3. Now, that *would* be interesting. (On the other hand, somebody could also argue that percentages aren’t whole numbers — 1% is really .01, for example — so this section wouldn’t apply.)

  4. NM Patriot

    This just shows that the Republican Party is an exclusive “elite” group. Ignoring laws when it suits them is more important than fielding a diverse set of candidates. Tom Mullins is the GOP chosen one. If Adam Kokesh and his liberty loving friends want ballot access, then they will have to get another 1000 signatures. It is simple as that, and they can cry all they want, but the GOP doesn’t really want a “peace” friendly candidate on the ballot.

  5. The two party tyranny will do anything to keep qualified candidates like Adam Kokesh from winning. Adam is running for the right reason. He wants to represent the people – not the establishment. The two party tyranny AKA war party will continue to manipulate the rigged electoral system if we don’t UNITE against them.

    Candidates such as Adam Kokesh are already beginning to grow tire of these deceptive tactics. These are the same type of tactics the establishment has used for well over 50 years in successfully keeping third party and independent candidates from becoming real threat to the “pork barrel” two party establishment. Did you know that the former chair of the Republican & Democratic party control who participates in the Presidential debates? These people should be ashamed of themselves.

    The two party tyranny AKA war party now support CA’s top two /proposition 14 “Protect the Incumbents Act.” If “The Protect the Incumbents Act” initiative passes in CA on June 8th, this will catch on fire in the 9th circuit then spiral across the nation. Richard Winger quotes it as the “biggest threat to third party and independents in the last 50 years.”

    Candidates like Adam Kokesh & many others are starting to realize that running as an independent is the only viable option. This is the reason why the establishment needs to protect themselves furthermore. Ron Paul himself stated to “The Free & Equal Elections Foundation” that the primary reason he didn’t run for President as a third party or independent candidate in 2008 is because of the restrictive ballot access laws in the United States.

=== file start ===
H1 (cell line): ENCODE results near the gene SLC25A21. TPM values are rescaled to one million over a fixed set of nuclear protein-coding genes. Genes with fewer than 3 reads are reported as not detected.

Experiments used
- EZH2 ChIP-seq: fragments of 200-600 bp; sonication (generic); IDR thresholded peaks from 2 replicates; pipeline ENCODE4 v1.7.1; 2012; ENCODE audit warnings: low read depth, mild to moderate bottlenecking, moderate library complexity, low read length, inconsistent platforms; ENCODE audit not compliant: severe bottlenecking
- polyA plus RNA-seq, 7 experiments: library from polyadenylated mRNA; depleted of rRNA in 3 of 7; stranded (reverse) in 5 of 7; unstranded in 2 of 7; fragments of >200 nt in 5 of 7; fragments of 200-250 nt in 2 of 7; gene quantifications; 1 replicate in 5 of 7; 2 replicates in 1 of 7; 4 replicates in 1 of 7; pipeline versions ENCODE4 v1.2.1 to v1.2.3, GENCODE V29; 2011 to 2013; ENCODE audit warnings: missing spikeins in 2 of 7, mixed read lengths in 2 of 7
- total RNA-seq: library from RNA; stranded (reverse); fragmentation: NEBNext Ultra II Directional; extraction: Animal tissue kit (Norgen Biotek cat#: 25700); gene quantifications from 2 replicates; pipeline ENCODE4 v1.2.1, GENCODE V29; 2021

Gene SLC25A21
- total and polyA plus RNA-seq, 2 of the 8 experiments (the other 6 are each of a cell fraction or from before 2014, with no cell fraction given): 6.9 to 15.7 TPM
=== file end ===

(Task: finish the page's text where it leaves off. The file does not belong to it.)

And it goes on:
2008 Independent Presidential Candidate Ralph Nader quotes, “Unless defeated, Proposition 14 would establish a two-party tyranny that prevents other candidate choices for California voters from the November election ballot. In short, Proposition 14 wants to shut you up if you disagree with the arrogant, big, two-party politicians.

    2008 Libertarian Vice-Presidential nominee Wayne Allyn Root states, ““Top Two is an outrage that reeks of corruption. It’s just another trick by the career politicians to make sure we can only choose them every November. Californians, like all Americans, are disgusted with the two party system. For us to be able to take back our government, first we have to Stop Top Two.”

    Please support our efforts by visiting http://www.stoptoptwo.com.

  6. Jim Riley

    There is a provision in the New Mexico State Code that says petitions have to be approximately 8-1/2 wide and signature lines separated by 3/8 inches.

    Will the NMSOS reject petitions that aren’t 8 or 9 inches wide, or don’t have signature lines that are not separated?

    0 is the closest whole number to 0.01, so a petition with any signatures should be considered valid.

  7. [...] first result of that opposition was a disappointing showing at the state party convention where Kokesh got only 19.6 percent support — technically enough to get him a ballot slot without getting additional signatures from voters, [...]